OPERATIONS OF SURGERY
FOR THE USE OF
SENIOR STUDENTS, HOUSE SURGEONS, AND
BY JOSEPH BELL, F.R.C.S. Edin.
LECTURER ON CLINICAL SURGERY, SURGEON TO THE ROYAL INFIRMARY AND TO
THE EYE INFIRMARY, AND LATE DEMONSTRATOR OF ANATOMY
IN THE UNIVERSITY OF EDINBURGH.
FIFTH EDITION, REVISED AND ENLARGED.
EDINBURGH: MACLACHLAN & STEWART,
BOOKSELLERS TO THE UNIVERSITY.
LONDON: SIMPKIN, MARSHALL, & CO.
TO THE MEMORY OF
JAMES SYME, ESQ., F.R.C.S. AND F.R.S.E.
SURGEON TO THE QUEEN IN SCOTLAND
PROFESSOR OF CLINICAL SURGERY
IN THE UNIVERSITY OF EDINBURGH
THIS BOOK IS DEDICATED
BY HIS OLD HOUSE-SURGEON AND ASSISTANT
PREFACE TO FIFTH EDITION.
To retain the small size of the work and to keep it up to date have been the Author's aim in the Fifth Edition.
20 Melville Street, Edinburgh
PREFACE TO THE FIRST EDITION.
Having been asked, year after year, by the members of my Class for Operative Surgery, to recommend to them some Manual of Surgical Operations which might at once guide them in their choice of operations, and give minute details as to the mode of performance, I have been gradually led to undertake the production of this little work.
My aim has been to describe as simply as possible those operations which are most likely to prove useful, and especially those which, from their nature, admit of being practised on the dead body.
In accordance with this plan, neither historical completeness of detail, nor much variety in the methods of performing any given operation, is to be expected. Hence, also, many omissions which would be unpardonable in the briefest system of Surgery are unavoidable. For example, excision of tumours and operations for necrosis are hardly mentioned, because for these no special instructions can well be given; for, while general principles may guide us to what should be done, the special circumstances of each case must dictate how it is to be done.
In such a work as this, to attempt originality would be undesirable and intrusive; a judicious selection, a faithful compilation, are all that can be expected.
That the selection of operations may sometimes show "Northern Proclivities" is possible; and this is perhaps not unnatural to a scholar and teacher in the Edinburgh School.
An earnest endeavour has been used to make the references correct and copious: for any mistakes or omissions the author would crave indulgence.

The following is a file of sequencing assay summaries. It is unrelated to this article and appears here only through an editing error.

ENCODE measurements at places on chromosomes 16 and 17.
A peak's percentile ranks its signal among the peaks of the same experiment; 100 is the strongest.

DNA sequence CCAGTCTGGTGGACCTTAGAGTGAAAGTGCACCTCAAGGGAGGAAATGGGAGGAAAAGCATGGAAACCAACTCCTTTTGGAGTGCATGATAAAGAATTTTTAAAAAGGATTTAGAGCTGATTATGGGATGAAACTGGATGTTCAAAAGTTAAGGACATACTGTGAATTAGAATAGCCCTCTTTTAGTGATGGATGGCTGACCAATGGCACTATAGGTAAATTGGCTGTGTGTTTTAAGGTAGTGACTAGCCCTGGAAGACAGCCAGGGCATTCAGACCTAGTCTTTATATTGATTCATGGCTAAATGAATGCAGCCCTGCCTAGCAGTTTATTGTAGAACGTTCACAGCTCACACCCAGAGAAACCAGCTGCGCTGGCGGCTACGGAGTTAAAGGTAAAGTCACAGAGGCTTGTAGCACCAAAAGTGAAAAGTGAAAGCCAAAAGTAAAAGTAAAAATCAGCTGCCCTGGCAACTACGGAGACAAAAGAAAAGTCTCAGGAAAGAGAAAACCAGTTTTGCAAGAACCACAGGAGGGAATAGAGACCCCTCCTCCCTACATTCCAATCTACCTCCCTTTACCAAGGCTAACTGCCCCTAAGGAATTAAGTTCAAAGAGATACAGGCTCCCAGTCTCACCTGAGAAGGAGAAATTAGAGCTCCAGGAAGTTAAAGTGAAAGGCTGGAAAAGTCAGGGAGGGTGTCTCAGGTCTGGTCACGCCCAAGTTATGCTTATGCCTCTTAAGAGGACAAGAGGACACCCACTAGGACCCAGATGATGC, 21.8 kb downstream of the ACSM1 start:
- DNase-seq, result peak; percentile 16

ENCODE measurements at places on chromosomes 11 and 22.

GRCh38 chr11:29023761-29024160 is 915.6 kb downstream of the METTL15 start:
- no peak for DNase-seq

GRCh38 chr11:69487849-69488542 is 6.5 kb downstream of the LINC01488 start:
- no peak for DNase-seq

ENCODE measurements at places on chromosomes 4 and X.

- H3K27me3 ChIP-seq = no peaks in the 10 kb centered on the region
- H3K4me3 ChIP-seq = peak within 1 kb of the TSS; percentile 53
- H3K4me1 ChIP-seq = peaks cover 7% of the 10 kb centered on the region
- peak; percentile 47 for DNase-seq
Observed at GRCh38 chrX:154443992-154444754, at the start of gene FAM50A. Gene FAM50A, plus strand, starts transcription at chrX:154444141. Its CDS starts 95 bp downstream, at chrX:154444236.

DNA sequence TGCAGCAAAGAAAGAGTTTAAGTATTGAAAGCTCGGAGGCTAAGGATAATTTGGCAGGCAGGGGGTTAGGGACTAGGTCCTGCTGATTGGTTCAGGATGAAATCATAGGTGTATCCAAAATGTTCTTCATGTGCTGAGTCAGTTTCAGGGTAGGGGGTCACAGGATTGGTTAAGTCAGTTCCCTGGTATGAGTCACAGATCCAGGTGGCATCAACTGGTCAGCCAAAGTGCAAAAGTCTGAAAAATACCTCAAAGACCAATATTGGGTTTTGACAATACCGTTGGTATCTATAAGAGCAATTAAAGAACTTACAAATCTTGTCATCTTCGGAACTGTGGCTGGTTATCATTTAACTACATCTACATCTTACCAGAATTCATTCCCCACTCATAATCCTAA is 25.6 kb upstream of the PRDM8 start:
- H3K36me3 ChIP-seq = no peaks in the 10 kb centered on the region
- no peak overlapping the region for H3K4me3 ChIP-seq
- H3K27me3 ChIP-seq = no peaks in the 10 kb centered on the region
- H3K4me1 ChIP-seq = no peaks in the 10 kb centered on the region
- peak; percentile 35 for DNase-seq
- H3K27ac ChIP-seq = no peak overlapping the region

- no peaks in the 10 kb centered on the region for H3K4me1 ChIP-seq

The four plates which precede the letterpress were drawn on wood (from original photographs) by Mr. D.W. Williamson, Melbourne Place, and the lines of incision for the various operations were added by the author.
The rough woodcuts scattered through the work were drawn on wood by the author, and for their roughness he, not his engraver, is responsible. He also hopes that the references in the letterpress will be accepted as sufficient acknowledgment of the true ownership, in those few instances in which the idea of the diagram has been borrowed.
It has been thought unnecessary to introduce woodcuts of surgical instruments, as the illustrated catalogues lately published by Weiss, Maw, and others, are sufficiently accurate.
In excuse of the frequent baldness and brevity of the style, the author must point to the size and price of the work. Its composition would have been easier had its dimensions been greater.
Though intended chiefly to guide the studies, on the dead subject, of students and junior practitioners, the author ventures to hope that the Manual may be useful to those who, in the public services, in the colonies, or in lonely country districts, find themselves constrained to attempt the performance of operations which, in the towns, usually fall to the lot of a few Hospital Surgeons.
5 Castle Terrace, Edinburgh
LIGATURE OF ARTERIES.
|Ligature of Arteries—General Maxims—Ligature of Aorta—Iliacs—Gluteal—Femoral—Popliteal—Innominate—Carotids— Lingual—Subclavian—Brachial, etc.,
|Eras of Amputation—Flap and Circular compared—Special Amputation of Arm and Leg,
EXCISION OF JOINTS.
|Brief Historical Sketch—Comparison of Excisions with Amputations—Special Excisions of the six larger Joints—Excisions of smaller Joints and Bones,
OPERATIONS ON CRANIUM AND SCALP.
|Trephining—Excision of Wens,
OPERATIONS ON THE EYE AND ITS APPENDAGES.
|Entropium and Ectropium—Trichiasis—Tarsal Tumours—On Lachrymal Organs—Mr. Bowman's Operation—Pterygium—Strabismus, convergent and divergent—Paracentesis of the Anterior Chamber—Operations for Cataract by Displacement, Solution, and Extraction—Various methods of Extraction—Operations for Artificial Pupil—Iridesis—Corelysis—Iridectomy—Excision of Staphyloma—Excision of Eyeball,